Most kids expect a toy or a coupon when they reach to the bottom of a cereal box, not a hateful message or pornographic image.

But that’s exactly what a number of unsuspecting consumers have been finding in their boxes of Honeycomb and Alpha-Bits cereal. Word of the inserts reached the ears of Washington lawmakers, who last week passed a bill that would make such product tampering a federal crime.

"Parents should not have to worry about their children opening a cereal box in the morning and finding pornography," said Rep. Tammy Baldwin, D-Wis., who with Rep. Melissa Hart, R-Penn., helped pass the Consumer Product Protection Act in the House last week.

Baldwin and Hart say the legislation would plug a gap in existing federal law that does not address the distribution of offensive messages through package tampering.

The lawmakers were warned of the strange practice through constituents, one of which is Kraft Foods, which has a presence in Baldwin's home state and has received over 100 complaints over the few years from consumers of their many cereal brands.

"We've had reports from people across the country who have found these types of messages on and around the boxes and it was very upsetting to them," said Renee Zahery, a spokeswoman from Kraft.

One of the first complaints came from Mario Alexandre in Chestnut Ridge, N.Y., after his eight-year-old son opened a box of Oreo O’s in 1999 and found a graphic anti-abortion flier tucked inside. Under the words "Natural Born Killers" was a rant accusing groups like Planned Parenthood of killing "millions of babies each year by abortion."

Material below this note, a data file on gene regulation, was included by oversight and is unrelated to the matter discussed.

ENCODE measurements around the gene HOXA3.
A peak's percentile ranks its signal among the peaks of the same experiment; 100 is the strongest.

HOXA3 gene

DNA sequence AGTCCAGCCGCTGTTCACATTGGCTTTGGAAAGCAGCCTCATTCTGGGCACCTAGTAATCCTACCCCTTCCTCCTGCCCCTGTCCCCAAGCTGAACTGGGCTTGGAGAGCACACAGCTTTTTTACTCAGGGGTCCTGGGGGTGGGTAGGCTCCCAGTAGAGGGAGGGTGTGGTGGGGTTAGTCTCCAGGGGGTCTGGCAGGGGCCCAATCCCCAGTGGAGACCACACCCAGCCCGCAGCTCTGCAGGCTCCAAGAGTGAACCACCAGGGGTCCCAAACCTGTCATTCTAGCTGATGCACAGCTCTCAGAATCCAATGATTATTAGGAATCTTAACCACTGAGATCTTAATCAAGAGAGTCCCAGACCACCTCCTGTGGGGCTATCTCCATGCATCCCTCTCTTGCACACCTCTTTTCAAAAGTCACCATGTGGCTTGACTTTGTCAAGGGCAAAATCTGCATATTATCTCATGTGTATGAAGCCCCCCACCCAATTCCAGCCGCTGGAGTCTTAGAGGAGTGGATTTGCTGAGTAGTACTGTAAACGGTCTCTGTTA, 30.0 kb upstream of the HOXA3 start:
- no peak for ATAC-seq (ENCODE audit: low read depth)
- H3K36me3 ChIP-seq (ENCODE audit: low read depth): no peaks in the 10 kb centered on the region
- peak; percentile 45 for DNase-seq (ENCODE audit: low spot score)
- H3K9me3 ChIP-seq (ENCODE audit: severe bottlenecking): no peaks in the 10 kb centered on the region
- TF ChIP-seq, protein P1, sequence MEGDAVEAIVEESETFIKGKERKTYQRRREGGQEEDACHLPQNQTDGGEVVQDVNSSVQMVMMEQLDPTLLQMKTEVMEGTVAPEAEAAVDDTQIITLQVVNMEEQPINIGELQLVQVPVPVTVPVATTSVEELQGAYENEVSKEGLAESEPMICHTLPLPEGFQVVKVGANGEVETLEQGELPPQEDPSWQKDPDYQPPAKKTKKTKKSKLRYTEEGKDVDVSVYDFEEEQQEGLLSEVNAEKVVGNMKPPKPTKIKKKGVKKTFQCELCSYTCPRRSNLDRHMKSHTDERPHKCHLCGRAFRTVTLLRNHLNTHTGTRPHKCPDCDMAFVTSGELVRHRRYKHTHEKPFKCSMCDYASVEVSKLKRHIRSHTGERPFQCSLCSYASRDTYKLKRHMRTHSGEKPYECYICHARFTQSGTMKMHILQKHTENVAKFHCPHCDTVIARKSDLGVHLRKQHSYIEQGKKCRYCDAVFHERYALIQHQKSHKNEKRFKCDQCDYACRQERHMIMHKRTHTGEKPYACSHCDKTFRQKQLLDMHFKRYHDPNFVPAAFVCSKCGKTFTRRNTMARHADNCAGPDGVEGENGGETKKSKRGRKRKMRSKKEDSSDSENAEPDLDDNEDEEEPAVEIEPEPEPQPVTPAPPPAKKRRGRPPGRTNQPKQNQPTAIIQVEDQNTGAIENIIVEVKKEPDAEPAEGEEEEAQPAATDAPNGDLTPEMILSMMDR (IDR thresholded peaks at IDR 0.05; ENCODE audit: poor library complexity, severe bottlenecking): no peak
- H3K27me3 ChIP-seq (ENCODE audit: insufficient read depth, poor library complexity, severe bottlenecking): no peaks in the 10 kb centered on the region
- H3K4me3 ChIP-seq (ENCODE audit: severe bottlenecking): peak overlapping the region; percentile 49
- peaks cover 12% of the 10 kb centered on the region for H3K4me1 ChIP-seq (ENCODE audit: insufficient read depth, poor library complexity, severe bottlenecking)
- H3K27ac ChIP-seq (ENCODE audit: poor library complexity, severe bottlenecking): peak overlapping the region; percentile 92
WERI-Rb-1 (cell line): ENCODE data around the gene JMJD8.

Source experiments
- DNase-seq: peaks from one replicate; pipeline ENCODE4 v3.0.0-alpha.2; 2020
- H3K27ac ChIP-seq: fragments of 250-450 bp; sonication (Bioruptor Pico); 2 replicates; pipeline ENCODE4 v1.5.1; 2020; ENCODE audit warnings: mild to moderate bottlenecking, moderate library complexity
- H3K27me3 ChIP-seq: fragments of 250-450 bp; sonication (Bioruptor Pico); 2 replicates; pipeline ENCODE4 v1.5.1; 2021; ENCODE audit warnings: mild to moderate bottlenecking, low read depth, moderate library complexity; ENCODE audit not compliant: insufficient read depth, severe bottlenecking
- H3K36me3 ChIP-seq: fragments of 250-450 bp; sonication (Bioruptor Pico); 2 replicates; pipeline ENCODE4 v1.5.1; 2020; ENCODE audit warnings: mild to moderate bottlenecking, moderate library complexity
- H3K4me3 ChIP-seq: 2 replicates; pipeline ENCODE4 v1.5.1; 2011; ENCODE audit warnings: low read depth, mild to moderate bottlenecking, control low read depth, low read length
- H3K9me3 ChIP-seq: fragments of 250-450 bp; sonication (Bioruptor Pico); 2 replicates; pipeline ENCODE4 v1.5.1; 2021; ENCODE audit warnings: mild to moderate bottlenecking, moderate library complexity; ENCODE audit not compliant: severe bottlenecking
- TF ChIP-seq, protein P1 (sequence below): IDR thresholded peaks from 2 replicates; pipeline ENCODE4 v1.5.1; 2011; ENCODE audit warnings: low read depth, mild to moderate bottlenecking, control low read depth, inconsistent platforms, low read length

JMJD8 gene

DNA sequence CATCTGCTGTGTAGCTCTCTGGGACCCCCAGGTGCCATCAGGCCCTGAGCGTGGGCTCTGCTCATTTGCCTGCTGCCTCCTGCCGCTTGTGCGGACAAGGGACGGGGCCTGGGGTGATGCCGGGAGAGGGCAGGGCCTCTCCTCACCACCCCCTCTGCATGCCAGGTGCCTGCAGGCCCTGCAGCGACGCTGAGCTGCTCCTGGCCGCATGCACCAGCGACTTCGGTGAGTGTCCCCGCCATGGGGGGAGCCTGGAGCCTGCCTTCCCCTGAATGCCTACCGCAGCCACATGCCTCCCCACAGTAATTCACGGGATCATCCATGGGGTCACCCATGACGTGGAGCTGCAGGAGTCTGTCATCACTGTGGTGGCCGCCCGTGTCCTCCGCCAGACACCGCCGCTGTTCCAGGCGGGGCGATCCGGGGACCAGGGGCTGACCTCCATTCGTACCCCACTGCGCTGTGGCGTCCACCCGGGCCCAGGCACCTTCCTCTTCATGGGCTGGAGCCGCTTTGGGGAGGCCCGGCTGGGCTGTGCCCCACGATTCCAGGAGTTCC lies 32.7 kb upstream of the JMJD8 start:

Alexandre reported the incident to the local grocery store where the cereal was purchased. "He shouldn’t have been subjected to that," Alexandre told The Journal-News at the time.

Other materials passed along to lawmakers over the past year are even more graphic. Baldwin’s office has a flier with sketches of the abortion procedure with commentary, and another flier exclaiming, "How’s this for a new slogan for the U.S. border patrol? If it ain’t white … waste it! They’re dark, they stink, they know it."

Others are filled with expletives about Jews, blacks and homosexuals.

"We are constantly bombarded with advertisements though a variety of mediums," said Hart, who cited an incident where a 10-year-old boy found a racist pamphlet in a cake mix box. "In an effort to find ways to grab our attention, groups are manipulating products and packaging to speak their unwanted, and at times, hateful messages."

The existing Federal Anti-Tampering Act, signed in 1983, makes it a crime for anyone to alter the label or the contents of a consumer package, but does not address slipping unwanted material like fliers and pamphlets into boxes, before they are sealed at the factory or on the shelf, without the manufacturer’s consent.

"When law enforcement authorities charged with utilizing the existing law were contacted with these complaints, they said there was nothing they could do," said Baldwin.

The Consumer Product Protection Act would do that by amending the existing law, which now carries penalties ranging from a maximum of $25,000 and 10 years imprisonment in the case of an attempt to tamper, to a maximum of $100,000 and life imprisonment, in a case where death results from the tampering.

The legislation passed the House unanimously on June 11. In the Senate, Sen. Herbert Kohl, D-Wis., is shepherding a similar bill through the process and supporters hope to see floor action on it soon.

"One of our core responsibilities is to provide protections for people and, in particular, children," said Baldwin. "Given where these fliers have been inserted, children are particularly vulnerable to these images and we want to have tools to fight it."